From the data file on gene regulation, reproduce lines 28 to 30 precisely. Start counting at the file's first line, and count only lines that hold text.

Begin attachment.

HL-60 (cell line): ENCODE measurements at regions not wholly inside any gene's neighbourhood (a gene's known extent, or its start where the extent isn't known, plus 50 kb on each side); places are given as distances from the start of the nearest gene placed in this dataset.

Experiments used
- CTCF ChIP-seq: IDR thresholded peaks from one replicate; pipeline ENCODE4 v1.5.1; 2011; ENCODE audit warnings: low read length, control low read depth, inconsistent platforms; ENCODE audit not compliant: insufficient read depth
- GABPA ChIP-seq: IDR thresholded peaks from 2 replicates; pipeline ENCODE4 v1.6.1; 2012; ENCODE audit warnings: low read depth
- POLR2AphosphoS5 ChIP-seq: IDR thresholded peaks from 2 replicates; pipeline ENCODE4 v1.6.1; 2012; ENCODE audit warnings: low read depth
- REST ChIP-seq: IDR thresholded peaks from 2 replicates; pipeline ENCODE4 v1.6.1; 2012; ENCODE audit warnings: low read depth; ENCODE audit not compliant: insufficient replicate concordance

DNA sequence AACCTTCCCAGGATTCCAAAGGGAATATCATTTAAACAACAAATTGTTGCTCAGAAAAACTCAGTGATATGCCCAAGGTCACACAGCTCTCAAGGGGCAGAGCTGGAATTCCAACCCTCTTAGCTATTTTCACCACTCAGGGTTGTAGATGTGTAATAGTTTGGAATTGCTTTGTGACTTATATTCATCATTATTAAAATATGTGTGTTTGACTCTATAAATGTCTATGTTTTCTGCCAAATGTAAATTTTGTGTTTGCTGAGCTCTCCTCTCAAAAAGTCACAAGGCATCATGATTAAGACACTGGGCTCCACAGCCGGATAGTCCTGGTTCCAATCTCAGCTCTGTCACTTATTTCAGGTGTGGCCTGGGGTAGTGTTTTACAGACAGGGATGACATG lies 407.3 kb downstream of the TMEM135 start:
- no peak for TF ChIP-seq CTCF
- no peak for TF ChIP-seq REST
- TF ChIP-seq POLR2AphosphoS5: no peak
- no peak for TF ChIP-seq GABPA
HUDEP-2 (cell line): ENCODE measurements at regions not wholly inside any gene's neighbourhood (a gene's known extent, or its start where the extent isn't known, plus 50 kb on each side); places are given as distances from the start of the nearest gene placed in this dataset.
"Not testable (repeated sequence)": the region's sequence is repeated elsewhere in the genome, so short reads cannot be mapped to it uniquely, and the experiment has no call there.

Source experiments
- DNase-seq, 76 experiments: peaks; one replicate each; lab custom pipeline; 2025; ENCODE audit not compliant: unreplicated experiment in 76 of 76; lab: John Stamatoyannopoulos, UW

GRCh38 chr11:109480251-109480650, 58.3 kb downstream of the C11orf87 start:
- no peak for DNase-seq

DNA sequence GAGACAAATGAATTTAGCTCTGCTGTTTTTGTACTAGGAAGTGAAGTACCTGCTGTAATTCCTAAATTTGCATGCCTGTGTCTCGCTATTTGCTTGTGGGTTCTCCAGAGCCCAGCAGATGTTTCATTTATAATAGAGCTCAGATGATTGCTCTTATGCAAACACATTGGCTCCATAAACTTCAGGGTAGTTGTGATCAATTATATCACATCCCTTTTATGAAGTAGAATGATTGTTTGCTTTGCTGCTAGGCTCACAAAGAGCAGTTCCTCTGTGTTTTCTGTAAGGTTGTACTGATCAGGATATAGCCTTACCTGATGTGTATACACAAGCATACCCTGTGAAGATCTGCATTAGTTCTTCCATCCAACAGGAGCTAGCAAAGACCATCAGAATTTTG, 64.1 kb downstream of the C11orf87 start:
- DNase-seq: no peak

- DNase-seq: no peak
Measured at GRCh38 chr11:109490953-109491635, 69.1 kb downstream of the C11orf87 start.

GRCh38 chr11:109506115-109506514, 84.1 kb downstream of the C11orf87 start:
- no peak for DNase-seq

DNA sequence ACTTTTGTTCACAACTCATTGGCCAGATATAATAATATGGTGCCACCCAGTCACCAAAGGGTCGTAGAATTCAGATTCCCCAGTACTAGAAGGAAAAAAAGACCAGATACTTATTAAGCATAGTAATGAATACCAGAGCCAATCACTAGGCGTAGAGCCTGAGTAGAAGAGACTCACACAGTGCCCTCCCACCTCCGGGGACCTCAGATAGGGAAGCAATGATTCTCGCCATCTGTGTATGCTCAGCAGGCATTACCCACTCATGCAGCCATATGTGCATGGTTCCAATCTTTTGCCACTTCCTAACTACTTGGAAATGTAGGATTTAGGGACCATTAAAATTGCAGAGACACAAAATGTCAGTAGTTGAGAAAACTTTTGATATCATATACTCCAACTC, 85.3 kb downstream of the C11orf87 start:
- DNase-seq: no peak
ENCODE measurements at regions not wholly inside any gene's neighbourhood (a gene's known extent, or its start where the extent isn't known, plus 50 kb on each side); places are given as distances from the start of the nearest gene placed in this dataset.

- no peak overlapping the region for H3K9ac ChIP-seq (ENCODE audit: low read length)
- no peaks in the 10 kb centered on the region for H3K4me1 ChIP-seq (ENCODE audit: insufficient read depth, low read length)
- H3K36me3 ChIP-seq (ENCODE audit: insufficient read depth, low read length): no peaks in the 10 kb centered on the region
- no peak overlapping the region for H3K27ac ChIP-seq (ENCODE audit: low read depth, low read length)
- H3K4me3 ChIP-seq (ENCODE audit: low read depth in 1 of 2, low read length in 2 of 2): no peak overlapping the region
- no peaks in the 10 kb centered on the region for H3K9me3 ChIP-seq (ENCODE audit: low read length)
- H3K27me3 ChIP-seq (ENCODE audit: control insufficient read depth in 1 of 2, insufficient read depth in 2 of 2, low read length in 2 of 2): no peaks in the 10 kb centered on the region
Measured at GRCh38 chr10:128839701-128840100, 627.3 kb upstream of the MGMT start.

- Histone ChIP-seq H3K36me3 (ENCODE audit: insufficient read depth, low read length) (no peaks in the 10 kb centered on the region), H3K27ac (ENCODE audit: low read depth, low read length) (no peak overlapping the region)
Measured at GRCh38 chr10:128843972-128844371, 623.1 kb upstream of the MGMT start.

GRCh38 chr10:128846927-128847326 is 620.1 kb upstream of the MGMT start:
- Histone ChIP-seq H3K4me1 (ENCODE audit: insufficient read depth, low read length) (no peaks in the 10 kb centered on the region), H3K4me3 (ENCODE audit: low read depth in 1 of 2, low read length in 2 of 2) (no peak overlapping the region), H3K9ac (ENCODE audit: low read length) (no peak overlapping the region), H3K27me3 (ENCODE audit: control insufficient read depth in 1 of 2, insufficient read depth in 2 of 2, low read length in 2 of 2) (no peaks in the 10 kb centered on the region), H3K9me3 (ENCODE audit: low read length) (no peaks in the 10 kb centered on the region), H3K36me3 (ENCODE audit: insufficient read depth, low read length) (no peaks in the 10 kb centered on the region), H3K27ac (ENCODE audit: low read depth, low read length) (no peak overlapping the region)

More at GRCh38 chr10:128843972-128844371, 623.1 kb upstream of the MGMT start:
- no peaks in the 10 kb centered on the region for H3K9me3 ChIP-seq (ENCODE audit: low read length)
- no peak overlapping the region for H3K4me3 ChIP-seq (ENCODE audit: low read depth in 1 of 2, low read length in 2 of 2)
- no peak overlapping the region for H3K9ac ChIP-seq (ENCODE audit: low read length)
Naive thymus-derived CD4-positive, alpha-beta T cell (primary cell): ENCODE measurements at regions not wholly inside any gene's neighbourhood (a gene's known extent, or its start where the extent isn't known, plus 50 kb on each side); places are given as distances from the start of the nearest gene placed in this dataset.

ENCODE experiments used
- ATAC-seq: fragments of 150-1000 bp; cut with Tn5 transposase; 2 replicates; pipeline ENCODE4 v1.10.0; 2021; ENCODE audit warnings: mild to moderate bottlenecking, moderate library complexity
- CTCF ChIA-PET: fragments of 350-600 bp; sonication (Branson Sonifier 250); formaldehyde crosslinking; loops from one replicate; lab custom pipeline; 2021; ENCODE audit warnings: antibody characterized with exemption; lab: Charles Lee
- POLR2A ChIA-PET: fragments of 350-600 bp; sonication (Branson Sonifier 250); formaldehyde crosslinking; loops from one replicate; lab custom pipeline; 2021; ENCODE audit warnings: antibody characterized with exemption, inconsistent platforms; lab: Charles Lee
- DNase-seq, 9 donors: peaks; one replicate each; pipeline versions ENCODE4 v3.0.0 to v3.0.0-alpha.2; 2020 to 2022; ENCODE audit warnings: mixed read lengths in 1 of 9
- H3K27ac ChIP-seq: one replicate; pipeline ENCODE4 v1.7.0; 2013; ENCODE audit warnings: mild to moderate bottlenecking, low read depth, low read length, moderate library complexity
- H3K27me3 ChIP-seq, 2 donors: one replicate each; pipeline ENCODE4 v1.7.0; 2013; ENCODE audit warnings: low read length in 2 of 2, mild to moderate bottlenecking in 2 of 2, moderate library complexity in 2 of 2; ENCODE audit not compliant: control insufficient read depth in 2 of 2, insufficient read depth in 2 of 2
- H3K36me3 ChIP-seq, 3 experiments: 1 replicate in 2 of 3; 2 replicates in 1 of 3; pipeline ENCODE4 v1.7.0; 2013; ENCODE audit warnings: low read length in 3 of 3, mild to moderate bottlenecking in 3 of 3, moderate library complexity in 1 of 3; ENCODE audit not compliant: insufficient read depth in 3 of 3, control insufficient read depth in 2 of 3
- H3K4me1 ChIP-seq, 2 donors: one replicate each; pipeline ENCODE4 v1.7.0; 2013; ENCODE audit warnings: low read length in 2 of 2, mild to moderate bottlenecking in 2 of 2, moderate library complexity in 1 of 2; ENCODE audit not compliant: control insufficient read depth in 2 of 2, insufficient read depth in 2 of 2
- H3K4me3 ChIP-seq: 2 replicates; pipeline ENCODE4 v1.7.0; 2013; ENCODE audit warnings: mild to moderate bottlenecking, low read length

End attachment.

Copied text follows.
- no peaks in the 10 kb centered on the region for H3K4me1 ChIP-seq (ENCODE audit: insufficient read depth, low read length)
- H3K36me3 ChIP-seq (ENCODE audit: insufficient read depth, low read length): no peaks in the 10 kb centered on the region
- no peak overlapping the region for H3K27ac ChIP-seq (ENCODE audit: low read depth, low read length)